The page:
Postponing the election: It’s a joke, or is it?

I so hope I’m wrong but I told friends that there would be no elections in November in the US.

Thank heavens for the Internet; it’s put the surprise back in October Surprise.

Here is the latest big-picture conspiracy theory, which has been gathering strength on the blogosphere the way a hurricane feeds on Caribbean waters: It is widely believed, both online and, increasingly, offline, that the Bush administration intends to declare martial law and postpone next month’s elections. To prevent Barack Obama’s inevitable ascension to the Oval Office, obviously.

This theory/rumor/delusion dates back almost a year and a half, with the appearance on the White House website of National Security Presidential Directive 51, which outlined a policy for “continuity of government” in the event of a national emergency. Such emergency is defined as “any incident . . . that results in extraordinary levels of mass casualties, damage, or disruption severely affecting the US population, infrastructure, environment, economy, or government functions.”

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2 thoughts on “Postponing the election: It’s a joke, or is it?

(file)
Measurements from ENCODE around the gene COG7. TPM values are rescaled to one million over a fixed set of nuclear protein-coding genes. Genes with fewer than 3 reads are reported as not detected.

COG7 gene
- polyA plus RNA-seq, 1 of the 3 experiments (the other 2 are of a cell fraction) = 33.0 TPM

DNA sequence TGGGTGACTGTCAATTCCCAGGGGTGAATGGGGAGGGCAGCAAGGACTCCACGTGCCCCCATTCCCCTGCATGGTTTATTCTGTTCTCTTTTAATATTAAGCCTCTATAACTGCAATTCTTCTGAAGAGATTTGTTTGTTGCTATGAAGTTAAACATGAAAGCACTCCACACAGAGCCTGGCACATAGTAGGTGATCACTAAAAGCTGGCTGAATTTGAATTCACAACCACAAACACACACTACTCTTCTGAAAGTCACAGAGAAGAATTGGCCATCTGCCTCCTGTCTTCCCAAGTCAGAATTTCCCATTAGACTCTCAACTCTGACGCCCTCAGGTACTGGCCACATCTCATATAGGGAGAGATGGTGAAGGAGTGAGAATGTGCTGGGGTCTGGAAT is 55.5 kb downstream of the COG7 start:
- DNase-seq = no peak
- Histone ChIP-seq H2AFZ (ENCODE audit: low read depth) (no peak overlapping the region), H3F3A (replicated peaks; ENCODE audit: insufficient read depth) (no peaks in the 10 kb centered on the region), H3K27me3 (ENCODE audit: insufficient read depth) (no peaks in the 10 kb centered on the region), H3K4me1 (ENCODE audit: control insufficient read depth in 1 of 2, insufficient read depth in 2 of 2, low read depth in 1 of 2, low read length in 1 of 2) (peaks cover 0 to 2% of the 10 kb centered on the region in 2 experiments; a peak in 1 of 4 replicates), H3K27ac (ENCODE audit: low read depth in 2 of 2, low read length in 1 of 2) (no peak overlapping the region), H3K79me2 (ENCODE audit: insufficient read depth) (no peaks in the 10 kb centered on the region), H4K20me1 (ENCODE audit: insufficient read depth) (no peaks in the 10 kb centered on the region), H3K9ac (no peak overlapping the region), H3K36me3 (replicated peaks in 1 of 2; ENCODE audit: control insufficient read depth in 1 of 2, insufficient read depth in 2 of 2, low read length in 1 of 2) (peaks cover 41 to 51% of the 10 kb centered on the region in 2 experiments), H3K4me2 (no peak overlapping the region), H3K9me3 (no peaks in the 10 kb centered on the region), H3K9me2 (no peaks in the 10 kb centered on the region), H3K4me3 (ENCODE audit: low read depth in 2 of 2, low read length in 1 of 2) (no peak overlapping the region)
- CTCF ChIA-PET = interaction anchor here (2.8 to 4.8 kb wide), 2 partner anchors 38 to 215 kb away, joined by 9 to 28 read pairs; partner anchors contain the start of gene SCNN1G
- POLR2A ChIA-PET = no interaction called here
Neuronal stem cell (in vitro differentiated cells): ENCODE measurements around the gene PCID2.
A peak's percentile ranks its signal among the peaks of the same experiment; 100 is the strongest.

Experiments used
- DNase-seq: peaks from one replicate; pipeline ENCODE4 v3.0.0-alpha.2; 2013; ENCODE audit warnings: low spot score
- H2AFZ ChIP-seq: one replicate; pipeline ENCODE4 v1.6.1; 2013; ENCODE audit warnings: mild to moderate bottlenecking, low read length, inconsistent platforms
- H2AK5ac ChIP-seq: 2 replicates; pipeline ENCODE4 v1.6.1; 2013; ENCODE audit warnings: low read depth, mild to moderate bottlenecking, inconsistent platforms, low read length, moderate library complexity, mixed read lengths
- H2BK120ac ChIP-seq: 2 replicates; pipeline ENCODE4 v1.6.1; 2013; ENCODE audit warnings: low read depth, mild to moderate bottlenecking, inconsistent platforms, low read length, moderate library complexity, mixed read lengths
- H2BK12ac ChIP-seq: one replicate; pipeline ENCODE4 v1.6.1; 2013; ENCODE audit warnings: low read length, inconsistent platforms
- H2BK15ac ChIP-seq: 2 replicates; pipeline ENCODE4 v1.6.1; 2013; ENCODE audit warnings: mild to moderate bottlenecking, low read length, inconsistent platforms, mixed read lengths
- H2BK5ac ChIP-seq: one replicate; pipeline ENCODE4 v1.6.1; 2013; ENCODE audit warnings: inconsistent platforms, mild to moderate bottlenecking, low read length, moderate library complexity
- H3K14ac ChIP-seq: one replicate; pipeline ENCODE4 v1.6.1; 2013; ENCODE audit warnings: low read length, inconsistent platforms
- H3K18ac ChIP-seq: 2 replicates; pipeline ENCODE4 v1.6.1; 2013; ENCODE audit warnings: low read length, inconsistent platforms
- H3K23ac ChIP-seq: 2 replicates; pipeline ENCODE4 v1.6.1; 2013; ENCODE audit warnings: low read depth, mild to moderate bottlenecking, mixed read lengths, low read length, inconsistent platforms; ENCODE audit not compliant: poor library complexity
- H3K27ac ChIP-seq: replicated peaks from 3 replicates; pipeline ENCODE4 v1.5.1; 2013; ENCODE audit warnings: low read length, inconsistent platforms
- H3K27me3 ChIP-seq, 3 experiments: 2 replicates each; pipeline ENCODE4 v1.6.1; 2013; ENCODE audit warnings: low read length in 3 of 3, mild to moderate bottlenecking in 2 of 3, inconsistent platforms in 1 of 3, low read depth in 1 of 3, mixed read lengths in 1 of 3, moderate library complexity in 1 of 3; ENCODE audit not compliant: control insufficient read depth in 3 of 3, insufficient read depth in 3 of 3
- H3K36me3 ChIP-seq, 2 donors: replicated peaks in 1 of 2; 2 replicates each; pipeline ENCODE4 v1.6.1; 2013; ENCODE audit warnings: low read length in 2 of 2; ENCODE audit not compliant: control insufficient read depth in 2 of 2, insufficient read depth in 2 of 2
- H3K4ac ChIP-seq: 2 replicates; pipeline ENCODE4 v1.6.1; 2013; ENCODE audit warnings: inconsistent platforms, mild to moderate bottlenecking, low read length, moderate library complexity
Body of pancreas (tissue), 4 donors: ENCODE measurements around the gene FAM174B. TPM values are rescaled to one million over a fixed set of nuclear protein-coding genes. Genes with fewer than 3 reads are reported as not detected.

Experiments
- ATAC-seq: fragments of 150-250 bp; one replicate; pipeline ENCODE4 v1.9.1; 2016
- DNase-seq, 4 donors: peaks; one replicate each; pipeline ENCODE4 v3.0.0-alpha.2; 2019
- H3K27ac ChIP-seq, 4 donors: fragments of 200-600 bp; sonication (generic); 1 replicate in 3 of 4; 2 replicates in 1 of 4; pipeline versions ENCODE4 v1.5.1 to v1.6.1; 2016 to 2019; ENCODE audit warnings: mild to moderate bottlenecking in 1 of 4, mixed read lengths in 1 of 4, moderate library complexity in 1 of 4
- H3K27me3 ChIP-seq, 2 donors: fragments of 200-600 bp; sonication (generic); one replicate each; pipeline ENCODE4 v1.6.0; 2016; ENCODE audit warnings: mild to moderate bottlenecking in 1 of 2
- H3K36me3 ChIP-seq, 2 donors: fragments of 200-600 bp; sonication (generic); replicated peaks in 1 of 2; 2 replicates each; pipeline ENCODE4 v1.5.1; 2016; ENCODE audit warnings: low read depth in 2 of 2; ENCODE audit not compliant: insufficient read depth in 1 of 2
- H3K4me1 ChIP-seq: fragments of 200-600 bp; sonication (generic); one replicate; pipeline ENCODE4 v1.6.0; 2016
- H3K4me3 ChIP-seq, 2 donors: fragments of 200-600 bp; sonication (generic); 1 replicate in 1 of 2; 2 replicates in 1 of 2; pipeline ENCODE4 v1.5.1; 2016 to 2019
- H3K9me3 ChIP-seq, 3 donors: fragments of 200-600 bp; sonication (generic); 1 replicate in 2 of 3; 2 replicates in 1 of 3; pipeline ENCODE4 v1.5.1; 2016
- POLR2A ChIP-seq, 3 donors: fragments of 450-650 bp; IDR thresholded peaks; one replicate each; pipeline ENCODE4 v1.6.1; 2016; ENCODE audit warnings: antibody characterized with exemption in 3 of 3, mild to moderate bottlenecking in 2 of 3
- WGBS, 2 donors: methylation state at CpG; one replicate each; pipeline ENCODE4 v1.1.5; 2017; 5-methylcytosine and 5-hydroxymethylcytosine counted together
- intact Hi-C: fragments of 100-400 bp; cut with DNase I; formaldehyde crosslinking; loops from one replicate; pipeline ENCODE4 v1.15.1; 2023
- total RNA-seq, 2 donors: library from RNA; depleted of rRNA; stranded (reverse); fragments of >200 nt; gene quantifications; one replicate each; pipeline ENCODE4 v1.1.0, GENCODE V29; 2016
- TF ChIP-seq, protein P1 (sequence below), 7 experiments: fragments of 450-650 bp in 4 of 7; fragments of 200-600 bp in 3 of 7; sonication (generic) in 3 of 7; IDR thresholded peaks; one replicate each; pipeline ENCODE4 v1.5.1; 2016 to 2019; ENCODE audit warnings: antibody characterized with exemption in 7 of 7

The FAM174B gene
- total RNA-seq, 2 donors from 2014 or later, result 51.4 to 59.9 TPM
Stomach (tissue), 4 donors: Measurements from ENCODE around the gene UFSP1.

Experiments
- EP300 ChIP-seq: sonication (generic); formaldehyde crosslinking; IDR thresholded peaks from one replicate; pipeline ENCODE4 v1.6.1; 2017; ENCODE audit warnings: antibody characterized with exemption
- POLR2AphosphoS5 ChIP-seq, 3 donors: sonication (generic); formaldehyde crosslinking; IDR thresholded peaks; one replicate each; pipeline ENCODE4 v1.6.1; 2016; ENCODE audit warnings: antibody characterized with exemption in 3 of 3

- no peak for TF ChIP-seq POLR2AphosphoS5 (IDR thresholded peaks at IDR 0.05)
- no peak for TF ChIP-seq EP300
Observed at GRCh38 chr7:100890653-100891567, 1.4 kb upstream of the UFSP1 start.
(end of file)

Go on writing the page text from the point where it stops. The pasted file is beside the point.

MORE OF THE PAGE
1. Pingback: Wakahuia » Postponing the election: It’sa joke, or is it?

  2. I don’t think it’s about preventing Obama becoming the president. He seems to me to clearly be the designated choice of the NWO, and Mccain the fall guy.
    The voting machine system there is likely rigged to a great degree, but I’m unsure really.
    Mccain did something that was authentically un-expected by picking Palin and the establishment doesn’t want her whatever you think of her politics.

    She is popular in Alaska for a few reasons and if some of them were to manifest in power, that would be the greatest hope in their political landscape for structural change mayby.
    But as you know, the marshall law preps. are well and truely in place, both on the ground and in the law.

    Some similar direction will be pushed here in NZ, the groundwork for that has been going on in the media dis-course for a while. The political system in NZ is pretty dys-functional, as shown last night by the party broadcast opening statements, and what ever happens in the form it takes after the election, the underlying monetary structure’s advances will continue to accelerate here while the population remains at odds about most things under the sun fighting over artificial scarcity.

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